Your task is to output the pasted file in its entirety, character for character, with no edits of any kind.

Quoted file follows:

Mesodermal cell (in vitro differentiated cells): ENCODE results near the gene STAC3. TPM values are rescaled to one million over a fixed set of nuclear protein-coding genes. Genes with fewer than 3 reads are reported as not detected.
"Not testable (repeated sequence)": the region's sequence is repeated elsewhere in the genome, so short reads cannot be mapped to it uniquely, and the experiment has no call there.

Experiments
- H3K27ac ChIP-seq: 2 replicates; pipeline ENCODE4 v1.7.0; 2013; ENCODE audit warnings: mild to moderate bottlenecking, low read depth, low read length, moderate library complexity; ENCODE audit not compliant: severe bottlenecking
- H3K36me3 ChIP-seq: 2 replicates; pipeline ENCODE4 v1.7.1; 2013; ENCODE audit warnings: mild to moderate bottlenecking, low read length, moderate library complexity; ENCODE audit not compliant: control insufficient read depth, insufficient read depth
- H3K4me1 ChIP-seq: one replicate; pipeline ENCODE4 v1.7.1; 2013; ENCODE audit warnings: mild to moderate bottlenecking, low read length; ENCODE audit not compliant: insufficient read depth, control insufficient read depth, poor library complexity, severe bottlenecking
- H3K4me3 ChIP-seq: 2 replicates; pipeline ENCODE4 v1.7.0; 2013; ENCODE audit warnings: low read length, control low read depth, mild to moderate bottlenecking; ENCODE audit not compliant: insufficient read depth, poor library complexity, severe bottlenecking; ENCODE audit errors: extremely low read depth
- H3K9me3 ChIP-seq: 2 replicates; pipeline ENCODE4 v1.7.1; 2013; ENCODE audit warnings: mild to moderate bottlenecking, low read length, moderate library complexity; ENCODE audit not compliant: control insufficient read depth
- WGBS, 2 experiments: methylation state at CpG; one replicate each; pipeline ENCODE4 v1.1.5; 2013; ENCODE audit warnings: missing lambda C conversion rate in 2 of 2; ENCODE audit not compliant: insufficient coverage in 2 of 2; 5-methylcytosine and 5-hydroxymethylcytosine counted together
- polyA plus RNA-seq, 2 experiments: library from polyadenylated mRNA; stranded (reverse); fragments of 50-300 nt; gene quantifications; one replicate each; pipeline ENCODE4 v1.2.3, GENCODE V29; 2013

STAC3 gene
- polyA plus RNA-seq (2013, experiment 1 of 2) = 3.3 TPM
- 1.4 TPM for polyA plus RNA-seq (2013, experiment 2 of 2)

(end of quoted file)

Mesodermal cell (in vitro differentiated cells): ENCODE results near the gene STAC3. TPM values are rescaled to one million over a fixed set of nuclear protein-coding genes. Genes with fewer than 3 reads are reported as not detected.
"Not testable (repeated sequence)": the region's sequence is repeated elsewhere in the genome, so short reads cannot be mapped to it uniquely, and the experiment has no call there.

Experiments
- H3K27ac ChIP-seq: 2 replicates; pipeline ENCODE4 v1.7.0; 2013; ENCODE audit warnings: mild to moderate bottlenecking, low read depth, low read length, moderate library complexity; ENCODE audit not compliant: severe bottlenecking
- H3K36me3 ChIP-seq: 2 replicates; pipeline ENCODE4 v1.7.1; 2013; ENCODE audit warnings: mild to moderate bottlenecking, low read length, moderate library complexity; ENCODE audit not compliant: control insufficient read depth, insufficient read depth
- H3K4me1 ChIP-seq: one replicate; pipeline ENCODE4 v1.7.1; 2013; ENCODE audit warnings: mild to moderate bottlenecking, low read length; ENCODE audit not compliant: insufficient read depth, control insufficient read depth, poor library complexity, severe bottlenecking
- H3K4me3 ChIP-seq: 2 replicates; pipeline ENCODE4 v1.7.0; 2013; ENCODE audit warnings: low read length, control low read depth, mild to moderate bottlenecking; ENCODE audit not compliant: insufficient read depth, poor library complexity, severe bottlenecking; ENCODE audit errors: extremely low read depth
- H3K9me3 ChIP-seq: 2 replicates; pipeline ENCODE4 v1.7.1; 2013; ENCODE audit warnings: mild to moderate bottlenecking, low read length, moderate library complexity; ENCODE audit not compliant: control insufficient read depth
- WGBS, 2 experiments: methylation state at CpG; one replicate each; pipeline ENCODE4 v1.1.5; 2013; ENCODE audit warnings: missing lambda C conversion rate in 2 of 2; ENCODE audit not compliant: insufficient coverage in 2 of 2; 5-methylcytosine and 5-hydroxymethylcytosine counted together
- polyA plus RNA-seq, 2 experiments: library from polyadenylated mRNA; stranded (reverse); fragments of 50-300 nt; gene quantifications; one replicate each; pipeline ENCODE4 v1.2.3, GENCODE V29; 2013

STAC3 gene
- polyA plus RNA-seq (2013, experiment 1 of 2) = 3.3 TPM
- 1.4 TPM for polyA plus RNA-seq (2013, experiment 2 of 2)